Review by Paul D. Mayle
War Summits. The Meetings that Shaped World War II and the Postwar World. By David Stone. (Washington, D.C.: Potomac Books, 2005. $29.95. Pp. 326. cloth; $19.95, Pp. 326 paper, June 2006).
David Stone’s latest work tackles the ambitious, and long overdue project of writing the history of the Anglo-American-Soviet meetings during the Second World War. The author examines the allied summit meetings from Placentia Bay to Potsdam from the perspective of a former military officer who experienced the dynamics of high-level meetings and the unique challenges of reaching consensus where diverse personalities and perspectives are in tension.
The first generation of historians of World War II summitry focused almost exclusively on Yalta (Charles L. Mee, Jr.’s seminal monograph on Potsdam is one notable exception). Much of that writing, of course, emerged through the filter of Cold War interpretations in light of widespread disappointment with the war’s outcomes. David Stone’s intent is to provide “a straightforward account and analysis” (p. viii) in a narrative covering the whole summit process from the first meeting of Franklin Roosevelt and Winston Churchill in Newfoundland where they formulated the Atlantic Charter through the expansion of the alliance to include Joseph Stalin and then, finally, to the climactic summit meeting at Potsdam in the suburbs of prostrate Berlin. Such a history is warranted, according to Stone, because “In terms of its overall duration, the sheer scale of the Alliance it supported, and the nature of the global conflict it sought to resolve, the process of meetings and conferences which together comprised the war summits was without precedent, and it remains unique in the history of warfare and of international grand strategy and politics” (p. 273).
The author correctly identifies two potential pitfalls involved in a project of this magnitude. The first is that the finished product might be just another of the seemingly countless attempts to write a history of the war years, presumably adding nothing new to the field in the process. The second is the temptation to focus too heavily on the Big Three: Churchill, Roosevelt and Stalin. Identifying traps and avoiding them, however, are two different matters entirely. The careful reader is left to wonder if the author did not, to some extent, provide both a mea culpa and a revealing self analysis of his work.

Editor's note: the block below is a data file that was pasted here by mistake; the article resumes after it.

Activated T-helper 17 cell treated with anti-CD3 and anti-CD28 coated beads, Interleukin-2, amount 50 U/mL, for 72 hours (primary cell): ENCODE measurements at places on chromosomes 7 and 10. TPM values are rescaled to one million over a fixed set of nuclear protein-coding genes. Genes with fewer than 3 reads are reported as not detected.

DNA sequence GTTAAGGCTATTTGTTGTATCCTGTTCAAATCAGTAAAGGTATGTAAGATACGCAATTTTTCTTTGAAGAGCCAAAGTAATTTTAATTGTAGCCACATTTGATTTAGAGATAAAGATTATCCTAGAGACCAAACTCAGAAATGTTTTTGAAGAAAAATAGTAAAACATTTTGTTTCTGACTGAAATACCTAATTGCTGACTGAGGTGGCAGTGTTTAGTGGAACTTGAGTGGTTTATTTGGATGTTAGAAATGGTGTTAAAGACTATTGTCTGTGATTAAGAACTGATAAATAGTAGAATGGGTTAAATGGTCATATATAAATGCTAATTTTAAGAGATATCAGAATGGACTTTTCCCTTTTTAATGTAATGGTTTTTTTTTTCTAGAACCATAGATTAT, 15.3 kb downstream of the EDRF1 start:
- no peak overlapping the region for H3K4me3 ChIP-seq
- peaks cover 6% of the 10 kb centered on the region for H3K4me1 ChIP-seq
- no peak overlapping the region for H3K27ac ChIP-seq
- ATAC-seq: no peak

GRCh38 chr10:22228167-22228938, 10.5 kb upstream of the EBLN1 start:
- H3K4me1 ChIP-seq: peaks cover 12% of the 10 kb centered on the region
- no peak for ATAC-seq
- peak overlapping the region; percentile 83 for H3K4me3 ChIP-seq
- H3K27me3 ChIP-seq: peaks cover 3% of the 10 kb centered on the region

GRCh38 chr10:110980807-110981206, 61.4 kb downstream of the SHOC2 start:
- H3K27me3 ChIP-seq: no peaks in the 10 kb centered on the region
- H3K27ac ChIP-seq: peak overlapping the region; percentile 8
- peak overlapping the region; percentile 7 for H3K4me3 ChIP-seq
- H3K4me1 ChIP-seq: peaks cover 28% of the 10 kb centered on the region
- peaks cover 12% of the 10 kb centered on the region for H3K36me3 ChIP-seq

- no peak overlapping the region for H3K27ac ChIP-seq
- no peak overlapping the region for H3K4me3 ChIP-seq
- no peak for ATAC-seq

If, for example, the author did not fall headlong into the alluring trap of rewriting the biographies of the three giant figures that loomed over the world’s destiny during the war years, he certainly trips at the edge. Chapter 2, “Genesis of the Warlords,” contradicts the author’s avowed purpose of sticking to process rather than personalities. Churchill emerges as “widely read and intellectually astute, with a sound knowledge of the history of the world.” (p. 25) Indeed, Churchill gets a very favorable review throughout. Stone casts Churchill as the chief architect of the summit process. At Potsdam, he juxtaposes the brave statesman Churchill, with just one bodyguard, to his counterparts who cower behind small armies of protection, Stone heralds Churchill as the victor of one-upmanship when the leaders vied to provide musical entertainment for the social gatherings. Stalin emerges as the familiar ruthless tyrant and astute master of realpolitik. Roosevelt is the pragmatic manager with idealistic whims who cast his lot with Stalin at the expense of Churchill.